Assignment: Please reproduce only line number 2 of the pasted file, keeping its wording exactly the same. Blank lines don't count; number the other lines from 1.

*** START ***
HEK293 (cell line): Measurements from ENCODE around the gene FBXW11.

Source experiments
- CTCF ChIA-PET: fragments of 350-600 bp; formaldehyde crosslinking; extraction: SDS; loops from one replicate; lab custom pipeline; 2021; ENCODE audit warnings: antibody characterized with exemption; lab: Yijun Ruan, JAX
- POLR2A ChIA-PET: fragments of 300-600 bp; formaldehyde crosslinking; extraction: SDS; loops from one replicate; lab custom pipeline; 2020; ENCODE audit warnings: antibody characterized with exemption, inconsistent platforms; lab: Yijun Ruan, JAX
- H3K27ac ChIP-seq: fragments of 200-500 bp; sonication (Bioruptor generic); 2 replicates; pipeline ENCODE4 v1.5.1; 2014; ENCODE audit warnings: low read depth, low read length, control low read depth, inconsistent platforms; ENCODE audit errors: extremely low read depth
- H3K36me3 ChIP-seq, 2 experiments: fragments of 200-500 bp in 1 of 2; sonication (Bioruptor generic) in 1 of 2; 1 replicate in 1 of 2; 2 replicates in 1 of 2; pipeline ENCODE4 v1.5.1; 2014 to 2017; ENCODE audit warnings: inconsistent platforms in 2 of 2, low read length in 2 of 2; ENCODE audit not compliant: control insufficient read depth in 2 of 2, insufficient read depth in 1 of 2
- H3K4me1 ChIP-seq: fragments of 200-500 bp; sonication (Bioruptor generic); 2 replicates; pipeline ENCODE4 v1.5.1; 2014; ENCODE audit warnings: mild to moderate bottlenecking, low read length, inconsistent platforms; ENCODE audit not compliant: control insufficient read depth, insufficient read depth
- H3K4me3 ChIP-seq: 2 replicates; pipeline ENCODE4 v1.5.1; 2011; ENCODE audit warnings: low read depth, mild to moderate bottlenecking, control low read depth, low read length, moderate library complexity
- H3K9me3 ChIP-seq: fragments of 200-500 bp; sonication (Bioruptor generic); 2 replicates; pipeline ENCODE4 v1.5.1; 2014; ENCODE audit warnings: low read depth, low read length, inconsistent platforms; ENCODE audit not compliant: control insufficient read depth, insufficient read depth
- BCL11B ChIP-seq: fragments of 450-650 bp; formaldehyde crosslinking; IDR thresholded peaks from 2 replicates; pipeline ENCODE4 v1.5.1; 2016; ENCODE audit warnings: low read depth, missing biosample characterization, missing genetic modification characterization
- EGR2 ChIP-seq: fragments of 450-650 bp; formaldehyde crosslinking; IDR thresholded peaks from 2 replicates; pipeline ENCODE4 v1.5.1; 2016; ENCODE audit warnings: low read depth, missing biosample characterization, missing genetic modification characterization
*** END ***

Source experiments